Some are forced to take the no-insurance risk. Many are children of the working poor who have never had insurance and who are nonetheless ineligible for government programs such as Medi-Cal. "The way the government looks at it, you're a student by choice," said Bowers. "If you chose to get a job, you'd have insurance."

Others carry family HMO policies that only pay in emergency cases and require students needing to see specialists or who require extensive tests to return home for doctor referrals.

"I've seen thousands of students facing the same gnawing choice," said Claudia Covello, clinical director for university health services at UC Berkeley. "Either they disrupt their studies and fly home for immediate care or wait months for a class break. Some medical conditions don't wait, so they're forced to pay for their care out of pocket."

Berkeley students voted in 1990 to make health insurance a requirement for enrollment, two years after graduate students made the same move at campuses statewide. The Santa Cruz campus began its program last year.

If the plan is approved, each university would select a carrier that would provide local benefits to complement services that campus health clinics do not provide, officials say.

Many universities now offer basic health plans that do not require student participation. Under the new program, those plans would be made to cover additional types of health services and would be mandatory, university officials say.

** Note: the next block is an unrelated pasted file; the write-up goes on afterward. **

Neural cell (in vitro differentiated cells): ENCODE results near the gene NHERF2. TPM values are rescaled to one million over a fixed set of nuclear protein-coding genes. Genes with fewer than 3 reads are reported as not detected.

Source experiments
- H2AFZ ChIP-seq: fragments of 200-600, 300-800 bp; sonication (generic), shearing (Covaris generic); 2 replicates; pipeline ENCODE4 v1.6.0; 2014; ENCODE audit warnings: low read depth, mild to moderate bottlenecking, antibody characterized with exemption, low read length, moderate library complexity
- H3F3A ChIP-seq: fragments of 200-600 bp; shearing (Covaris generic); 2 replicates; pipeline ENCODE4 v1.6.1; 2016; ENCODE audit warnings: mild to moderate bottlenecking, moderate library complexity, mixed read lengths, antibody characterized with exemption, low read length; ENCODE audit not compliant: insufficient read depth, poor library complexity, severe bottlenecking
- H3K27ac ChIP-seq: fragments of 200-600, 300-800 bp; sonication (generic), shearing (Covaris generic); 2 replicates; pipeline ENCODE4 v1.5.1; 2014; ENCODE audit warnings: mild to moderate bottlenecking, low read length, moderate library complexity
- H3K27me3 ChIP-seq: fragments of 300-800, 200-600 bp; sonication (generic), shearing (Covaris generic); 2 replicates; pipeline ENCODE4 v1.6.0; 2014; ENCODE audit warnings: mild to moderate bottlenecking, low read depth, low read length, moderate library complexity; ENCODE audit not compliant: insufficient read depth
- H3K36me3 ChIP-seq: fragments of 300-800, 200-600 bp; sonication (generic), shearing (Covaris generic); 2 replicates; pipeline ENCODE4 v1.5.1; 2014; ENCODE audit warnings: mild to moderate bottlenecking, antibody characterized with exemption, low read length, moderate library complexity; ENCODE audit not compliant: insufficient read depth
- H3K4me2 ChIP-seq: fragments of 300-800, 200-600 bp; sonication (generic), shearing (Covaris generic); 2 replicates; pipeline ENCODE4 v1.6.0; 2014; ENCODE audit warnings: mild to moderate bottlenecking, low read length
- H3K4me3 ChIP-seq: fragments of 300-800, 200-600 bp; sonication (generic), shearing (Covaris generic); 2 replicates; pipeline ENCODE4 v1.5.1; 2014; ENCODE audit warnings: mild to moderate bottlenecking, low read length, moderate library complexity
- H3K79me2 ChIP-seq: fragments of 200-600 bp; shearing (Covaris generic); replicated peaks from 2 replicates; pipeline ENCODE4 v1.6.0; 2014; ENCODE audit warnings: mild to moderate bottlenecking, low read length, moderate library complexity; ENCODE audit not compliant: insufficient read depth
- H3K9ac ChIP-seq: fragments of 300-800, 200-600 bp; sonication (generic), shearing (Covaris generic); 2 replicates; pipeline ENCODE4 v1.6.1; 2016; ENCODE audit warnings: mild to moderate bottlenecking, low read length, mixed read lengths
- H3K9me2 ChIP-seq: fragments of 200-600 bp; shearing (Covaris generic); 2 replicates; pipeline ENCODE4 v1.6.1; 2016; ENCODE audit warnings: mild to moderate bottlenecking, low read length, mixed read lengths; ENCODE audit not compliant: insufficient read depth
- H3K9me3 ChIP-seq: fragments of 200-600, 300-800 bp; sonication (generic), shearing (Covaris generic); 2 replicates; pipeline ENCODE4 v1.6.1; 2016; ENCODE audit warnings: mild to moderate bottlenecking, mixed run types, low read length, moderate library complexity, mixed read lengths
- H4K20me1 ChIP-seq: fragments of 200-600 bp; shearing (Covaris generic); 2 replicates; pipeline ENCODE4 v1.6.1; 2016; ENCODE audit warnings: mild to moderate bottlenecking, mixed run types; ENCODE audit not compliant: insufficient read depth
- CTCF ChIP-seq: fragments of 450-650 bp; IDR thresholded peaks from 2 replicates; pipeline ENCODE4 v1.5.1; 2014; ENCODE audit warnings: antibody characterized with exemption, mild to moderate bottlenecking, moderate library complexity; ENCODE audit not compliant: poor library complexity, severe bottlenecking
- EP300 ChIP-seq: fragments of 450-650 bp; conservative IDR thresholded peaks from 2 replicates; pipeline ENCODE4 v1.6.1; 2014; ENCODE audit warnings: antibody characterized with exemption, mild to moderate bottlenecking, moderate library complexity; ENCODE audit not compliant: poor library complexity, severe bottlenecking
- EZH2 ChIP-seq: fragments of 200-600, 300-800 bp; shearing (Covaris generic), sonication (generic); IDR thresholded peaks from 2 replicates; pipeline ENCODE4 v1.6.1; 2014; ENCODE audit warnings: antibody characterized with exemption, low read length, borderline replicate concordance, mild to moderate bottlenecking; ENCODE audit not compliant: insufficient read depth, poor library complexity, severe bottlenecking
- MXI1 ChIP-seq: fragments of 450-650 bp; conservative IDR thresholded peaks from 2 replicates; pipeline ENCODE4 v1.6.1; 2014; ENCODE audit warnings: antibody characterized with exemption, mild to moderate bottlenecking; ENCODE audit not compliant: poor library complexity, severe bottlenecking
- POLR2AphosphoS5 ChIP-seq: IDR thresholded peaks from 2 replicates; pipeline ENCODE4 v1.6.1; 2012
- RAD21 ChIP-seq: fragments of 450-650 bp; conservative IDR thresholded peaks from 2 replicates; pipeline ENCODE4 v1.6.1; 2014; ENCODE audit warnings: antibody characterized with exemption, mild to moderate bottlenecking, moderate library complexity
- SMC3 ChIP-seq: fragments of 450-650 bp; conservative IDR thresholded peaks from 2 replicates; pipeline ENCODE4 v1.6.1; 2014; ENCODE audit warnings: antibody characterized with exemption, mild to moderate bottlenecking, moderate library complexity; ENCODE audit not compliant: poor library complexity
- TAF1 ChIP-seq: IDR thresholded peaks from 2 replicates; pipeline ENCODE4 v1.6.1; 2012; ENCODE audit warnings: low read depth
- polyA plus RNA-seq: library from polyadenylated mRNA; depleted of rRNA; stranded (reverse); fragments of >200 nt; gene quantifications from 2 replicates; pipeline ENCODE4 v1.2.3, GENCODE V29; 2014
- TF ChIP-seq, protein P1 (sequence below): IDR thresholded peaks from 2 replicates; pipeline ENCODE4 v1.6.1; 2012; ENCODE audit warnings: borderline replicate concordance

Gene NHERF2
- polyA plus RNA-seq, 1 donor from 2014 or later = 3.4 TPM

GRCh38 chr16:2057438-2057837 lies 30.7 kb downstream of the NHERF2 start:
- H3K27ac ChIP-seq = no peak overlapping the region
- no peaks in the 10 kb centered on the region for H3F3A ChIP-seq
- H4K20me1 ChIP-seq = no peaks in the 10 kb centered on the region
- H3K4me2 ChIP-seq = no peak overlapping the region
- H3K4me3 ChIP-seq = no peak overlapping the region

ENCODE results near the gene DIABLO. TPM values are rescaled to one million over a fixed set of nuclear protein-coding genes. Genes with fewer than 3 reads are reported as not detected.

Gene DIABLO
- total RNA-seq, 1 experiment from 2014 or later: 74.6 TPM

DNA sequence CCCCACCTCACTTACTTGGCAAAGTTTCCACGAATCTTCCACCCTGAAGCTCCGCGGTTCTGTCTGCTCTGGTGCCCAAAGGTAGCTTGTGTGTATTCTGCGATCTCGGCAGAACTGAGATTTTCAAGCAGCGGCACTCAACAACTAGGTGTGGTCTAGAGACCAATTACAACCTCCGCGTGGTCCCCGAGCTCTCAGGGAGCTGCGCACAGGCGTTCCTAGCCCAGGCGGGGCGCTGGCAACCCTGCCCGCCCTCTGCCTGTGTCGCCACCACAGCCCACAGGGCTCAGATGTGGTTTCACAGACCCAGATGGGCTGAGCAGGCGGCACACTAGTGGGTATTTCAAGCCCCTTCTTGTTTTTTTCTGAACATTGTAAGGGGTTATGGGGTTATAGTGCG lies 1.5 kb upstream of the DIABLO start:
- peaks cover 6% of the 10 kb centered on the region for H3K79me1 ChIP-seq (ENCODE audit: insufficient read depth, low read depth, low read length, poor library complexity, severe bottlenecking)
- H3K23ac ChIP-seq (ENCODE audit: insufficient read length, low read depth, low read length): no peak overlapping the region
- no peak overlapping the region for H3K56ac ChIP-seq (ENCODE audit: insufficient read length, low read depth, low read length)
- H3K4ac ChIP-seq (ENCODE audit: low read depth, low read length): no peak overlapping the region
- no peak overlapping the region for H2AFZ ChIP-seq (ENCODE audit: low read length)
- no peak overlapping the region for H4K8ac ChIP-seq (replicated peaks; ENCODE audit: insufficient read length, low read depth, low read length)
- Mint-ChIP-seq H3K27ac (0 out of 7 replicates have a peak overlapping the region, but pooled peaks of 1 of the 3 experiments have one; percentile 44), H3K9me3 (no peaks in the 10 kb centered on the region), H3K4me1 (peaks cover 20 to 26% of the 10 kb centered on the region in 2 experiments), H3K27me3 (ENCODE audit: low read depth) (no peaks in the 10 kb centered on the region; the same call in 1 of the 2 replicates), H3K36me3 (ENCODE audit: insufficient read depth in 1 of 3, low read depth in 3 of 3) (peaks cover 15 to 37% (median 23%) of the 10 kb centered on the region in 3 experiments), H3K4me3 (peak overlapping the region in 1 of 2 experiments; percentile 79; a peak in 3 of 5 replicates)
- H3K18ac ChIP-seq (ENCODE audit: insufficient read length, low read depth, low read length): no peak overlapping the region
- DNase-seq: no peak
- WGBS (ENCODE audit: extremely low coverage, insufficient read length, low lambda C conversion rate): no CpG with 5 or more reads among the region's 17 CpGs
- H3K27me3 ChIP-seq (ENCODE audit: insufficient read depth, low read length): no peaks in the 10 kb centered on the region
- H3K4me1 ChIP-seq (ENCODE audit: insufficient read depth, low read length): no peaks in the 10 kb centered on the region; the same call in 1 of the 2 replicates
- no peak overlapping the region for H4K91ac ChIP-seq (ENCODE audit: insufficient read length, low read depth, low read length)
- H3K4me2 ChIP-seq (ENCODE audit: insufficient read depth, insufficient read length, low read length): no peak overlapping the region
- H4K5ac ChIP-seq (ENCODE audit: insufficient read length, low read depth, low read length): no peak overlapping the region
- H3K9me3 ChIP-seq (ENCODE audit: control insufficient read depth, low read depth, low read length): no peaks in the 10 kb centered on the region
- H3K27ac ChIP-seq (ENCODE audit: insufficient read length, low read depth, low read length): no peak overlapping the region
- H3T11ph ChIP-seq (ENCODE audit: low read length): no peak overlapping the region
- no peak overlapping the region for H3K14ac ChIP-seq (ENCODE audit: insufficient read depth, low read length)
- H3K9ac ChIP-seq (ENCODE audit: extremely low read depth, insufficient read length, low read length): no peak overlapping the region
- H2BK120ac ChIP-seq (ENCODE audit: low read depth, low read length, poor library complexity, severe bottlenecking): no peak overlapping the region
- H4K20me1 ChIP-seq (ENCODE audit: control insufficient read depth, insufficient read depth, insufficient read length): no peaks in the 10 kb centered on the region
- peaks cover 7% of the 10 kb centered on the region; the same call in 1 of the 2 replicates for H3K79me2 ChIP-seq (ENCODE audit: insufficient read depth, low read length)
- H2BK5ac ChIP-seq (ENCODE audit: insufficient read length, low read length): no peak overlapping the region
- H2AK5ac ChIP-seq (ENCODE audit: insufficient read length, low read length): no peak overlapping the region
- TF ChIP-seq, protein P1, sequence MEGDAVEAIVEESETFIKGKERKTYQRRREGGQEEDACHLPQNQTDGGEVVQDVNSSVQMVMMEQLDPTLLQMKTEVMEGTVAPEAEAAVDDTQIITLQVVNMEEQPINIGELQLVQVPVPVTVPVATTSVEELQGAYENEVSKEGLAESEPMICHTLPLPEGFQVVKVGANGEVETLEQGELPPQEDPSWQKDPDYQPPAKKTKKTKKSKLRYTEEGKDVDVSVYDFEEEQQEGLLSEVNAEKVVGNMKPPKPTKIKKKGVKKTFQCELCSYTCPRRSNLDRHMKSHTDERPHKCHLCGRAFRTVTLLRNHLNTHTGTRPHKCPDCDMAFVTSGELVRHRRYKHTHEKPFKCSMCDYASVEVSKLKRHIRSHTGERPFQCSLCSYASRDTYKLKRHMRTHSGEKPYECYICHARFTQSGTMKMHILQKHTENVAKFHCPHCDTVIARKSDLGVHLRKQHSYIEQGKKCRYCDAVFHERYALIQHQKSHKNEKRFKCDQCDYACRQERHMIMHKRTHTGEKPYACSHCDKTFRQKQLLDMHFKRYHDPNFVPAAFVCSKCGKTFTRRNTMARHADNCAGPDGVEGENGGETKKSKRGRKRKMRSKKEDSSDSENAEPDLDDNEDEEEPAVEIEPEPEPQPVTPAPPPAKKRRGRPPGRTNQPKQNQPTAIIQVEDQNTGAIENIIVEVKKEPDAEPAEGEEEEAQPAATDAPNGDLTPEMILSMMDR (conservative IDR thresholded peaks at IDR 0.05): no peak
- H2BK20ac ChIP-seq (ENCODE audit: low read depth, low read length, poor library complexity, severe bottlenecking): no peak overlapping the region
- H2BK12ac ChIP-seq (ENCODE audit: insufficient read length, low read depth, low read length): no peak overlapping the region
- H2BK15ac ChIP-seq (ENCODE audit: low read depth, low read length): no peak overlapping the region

Students who are able to prove that they have comparable coverage under a parent's policy could waive the new insurance requirement. Low-income students would also be eligible for financial aid to cover the fees--estimated at $415 a year, officials say.

At Berkeley, about 24,000 students have enrolled in the university's selected plan. "That's 93% of our graduate students and 70% of our undergraduates," said Covello. "The system works."

Debbie Davis, head of the University of California Student Assn., says students deserve a say in the level of insurance required of them.

"We recognize the need," said Davis, a graduate student at UC Irvine. "Mandatory health insurance keeps students in school."

Mary Spletter, a representative of the UC system, said each university would adopt its own health plan and that student input would be crucial.

"Each campus has its own identity and serves students from different social and economic backgrounds," she said. "But any plan would be deficient if student voices were not heard."

Davis said the new insurance policy would come too late to help many of her friends, such as the UC Davis student without insurance who contracted leukemia and was forced to drop out of school to afford treatment.

"While successful in her battle against the disease, she still ended up with this huge financial burden that took up years of her life to pay off her debts and get back into school," Davis said.

"For my friend, leaving school before her time, to take a full-time job to pay medical bills, was a demoralizing thing."

Los Angeles Times Articles